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Medieval Tour: 5 Gorgeous Castles In Slovakia

Slovakia’s abundance in ruined castles, which are nestled all over its territory, is remarkable. Dozens of vast citadel complexes, royal residences and fortified strongholds await – there’s plenty to see and explore in this Slavic country if you ever decide to journey off on a medieval tour. Here are some of the most magnificent and well-preserved medieval structures tourists from near and far will appreciate.

Bojnice

https://en.wikipedia.org/wiki/Bojnice_Castle#/media/File:Bojnice_Castle_00001.jpg

Glorious and glamorous, the Bojnice castle looks like it came right out of a Disney movie, which is one of the main reasons why it’s so popular among tourists and location scouts working in the film industry. This castle was once merely a wooden construction that was replaced by stone in the 12th century. Fully reconstructed after a fire devastated it in the 1950s, Bojnice has been featured in films like Fantaghiro, World Without End and other productions. Its castle grounds hold one of the most visited zoos in all of Slovakia, lavish parks, one of the oldest trees in the country and lively sceneries painted by the Strážov Mountain range.

Spiš

https://sk.wikipedia.org/wiki/Spišský_hrad#/media/File:Spisska_nova_ves…castle.jpg

Another famous filming location for numerous movie productions is the Spiš castle – one of the largest well-preserved palaces in all of Europe. UNESCO granted it an official World Heritage Site status back in 1993. Constructed in the typical medieval Romanesque masonry style the façade was built over the ruins of another fortification and was later fully rebuilt during the 15th century. Movies like Dragonheart, Kull The Conqueror, The Last Legion and others were filmed on its grounds. It’s open to the public for a small admittance fee between April and October.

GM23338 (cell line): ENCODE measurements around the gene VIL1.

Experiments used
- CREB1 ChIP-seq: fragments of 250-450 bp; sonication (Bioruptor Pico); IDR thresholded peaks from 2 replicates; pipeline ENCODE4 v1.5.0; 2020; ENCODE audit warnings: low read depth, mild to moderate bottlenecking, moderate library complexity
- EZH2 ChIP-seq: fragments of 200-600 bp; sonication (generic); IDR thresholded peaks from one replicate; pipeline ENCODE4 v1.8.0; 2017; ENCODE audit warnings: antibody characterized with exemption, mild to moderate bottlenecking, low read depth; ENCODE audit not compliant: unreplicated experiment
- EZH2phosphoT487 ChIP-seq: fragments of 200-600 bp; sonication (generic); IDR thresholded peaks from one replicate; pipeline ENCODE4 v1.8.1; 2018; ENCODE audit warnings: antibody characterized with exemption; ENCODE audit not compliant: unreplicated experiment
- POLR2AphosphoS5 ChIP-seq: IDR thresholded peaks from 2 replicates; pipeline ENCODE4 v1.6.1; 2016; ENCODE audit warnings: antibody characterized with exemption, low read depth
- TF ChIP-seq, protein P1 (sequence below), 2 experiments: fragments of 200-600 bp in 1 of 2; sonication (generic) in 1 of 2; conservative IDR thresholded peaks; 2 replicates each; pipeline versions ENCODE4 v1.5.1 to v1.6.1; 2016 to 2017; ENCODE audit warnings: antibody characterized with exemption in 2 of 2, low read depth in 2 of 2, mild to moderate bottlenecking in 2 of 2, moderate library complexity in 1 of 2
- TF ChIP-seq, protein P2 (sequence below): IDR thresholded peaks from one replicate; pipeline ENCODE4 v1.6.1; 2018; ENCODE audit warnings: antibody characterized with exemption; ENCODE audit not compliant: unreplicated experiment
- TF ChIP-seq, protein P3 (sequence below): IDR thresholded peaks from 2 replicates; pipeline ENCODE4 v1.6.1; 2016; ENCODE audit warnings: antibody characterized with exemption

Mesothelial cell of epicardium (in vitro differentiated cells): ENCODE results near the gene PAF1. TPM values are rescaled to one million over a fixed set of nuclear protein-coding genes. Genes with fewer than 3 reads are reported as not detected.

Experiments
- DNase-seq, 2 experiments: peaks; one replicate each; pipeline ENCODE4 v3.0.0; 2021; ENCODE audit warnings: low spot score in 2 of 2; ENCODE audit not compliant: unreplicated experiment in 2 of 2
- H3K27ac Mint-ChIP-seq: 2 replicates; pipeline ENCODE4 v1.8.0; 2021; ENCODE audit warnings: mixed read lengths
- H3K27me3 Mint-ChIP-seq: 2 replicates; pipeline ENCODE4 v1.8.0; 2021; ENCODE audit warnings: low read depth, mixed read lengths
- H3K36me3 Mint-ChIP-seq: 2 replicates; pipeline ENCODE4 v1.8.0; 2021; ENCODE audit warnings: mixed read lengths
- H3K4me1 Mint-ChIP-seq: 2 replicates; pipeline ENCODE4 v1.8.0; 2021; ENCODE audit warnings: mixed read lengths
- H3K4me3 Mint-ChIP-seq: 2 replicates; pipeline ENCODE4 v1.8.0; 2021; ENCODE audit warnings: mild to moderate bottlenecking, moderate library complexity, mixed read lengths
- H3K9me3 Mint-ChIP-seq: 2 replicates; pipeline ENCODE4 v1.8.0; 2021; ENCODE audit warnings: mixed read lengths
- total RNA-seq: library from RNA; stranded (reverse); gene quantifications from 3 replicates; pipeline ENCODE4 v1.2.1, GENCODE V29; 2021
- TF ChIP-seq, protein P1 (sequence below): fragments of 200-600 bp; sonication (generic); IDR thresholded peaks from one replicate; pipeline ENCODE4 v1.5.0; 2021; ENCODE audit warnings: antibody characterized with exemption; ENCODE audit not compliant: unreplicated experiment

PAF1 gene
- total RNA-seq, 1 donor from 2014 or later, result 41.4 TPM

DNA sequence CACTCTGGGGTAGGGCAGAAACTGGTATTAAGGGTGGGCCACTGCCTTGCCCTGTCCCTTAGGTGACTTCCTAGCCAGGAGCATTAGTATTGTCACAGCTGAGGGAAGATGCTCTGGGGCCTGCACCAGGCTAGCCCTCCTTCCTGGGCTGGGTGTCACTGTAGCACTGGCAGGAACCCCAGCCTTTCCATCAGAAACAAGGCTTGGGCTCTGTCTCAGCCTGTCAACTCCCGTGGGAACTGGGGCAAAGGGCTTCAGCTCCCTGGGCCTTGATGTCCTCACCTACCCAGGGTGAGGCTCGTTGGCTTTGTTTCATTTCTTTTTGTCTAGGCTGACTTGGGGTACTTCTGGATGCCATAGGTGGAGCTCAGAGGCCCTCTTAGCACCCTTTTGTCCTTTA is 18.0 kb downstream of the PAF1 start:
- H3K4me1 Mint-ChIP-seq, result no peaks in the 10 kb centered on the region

Beckov

https://www.slovakia.com/castles/beckov-castle/

Not to be confused with Brekov, which is another ruined castle located in Slovakia, the Beckov castle has served crucial historic purposes ever since the old days of Great Moravia. The now desolated site was once used for personal residency by numerous noblemen, as well as for fortifications against foreign sieges. It was even turned into a prison at some later point between 1646 and 1729. And right next to the main road leading to the castle is an ancient Jewish cemetery, which dates back to the early 1700s. Nowadays Beckov castle is one of the few remaining medieval castles that managed to survive during (and after) the attacks of the Tartars and the Ottoman Empire.

Manor of Budmerice

https://www.slovakia.com/castles/budmerice/

Unlike the previously mentioned castles, this one wasn’t built during the Middle Ages. It was constructed in the late 19th century for the local Count Jan Palffy, who adored the style of the French chateaux of the Loire Valley. Needless to say, his grand manor’s architectural design ended up being inspired by the Loire castles. A few decades ago the Budmerice manor’s interior became closed for public tours after it started serving as the seat of the House of Slovak writers, but the rest of the castle grounds are still open to visitors who want to admire its majestic exterior.

Bratislava castle complex

https://www.visitbratislava.com/places/bratislava-castle/

Last, but not least, comes the fortified castle of the Slovak capital city. Albeit not as chick or as posh as the other ones mentioned above, the grand Bratislava castle complex is still impressive in its own way and offers splendid views of the Danube river, Austria, Hungary and the city of Bratislava. Dating back to the distant 9th century, the complex’s ancient architecture is attracting tourists from all over the world. It should come to no surprise that the main façade and its fortifications have played a key role on numerous occasions for Slovak and Hungarian history and its past is often haunted by various folk legends with fantastic plots – from lovelorn sorrows to ghost stories and even to fairytales about ominous giants.

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Photo: Pixabay.com

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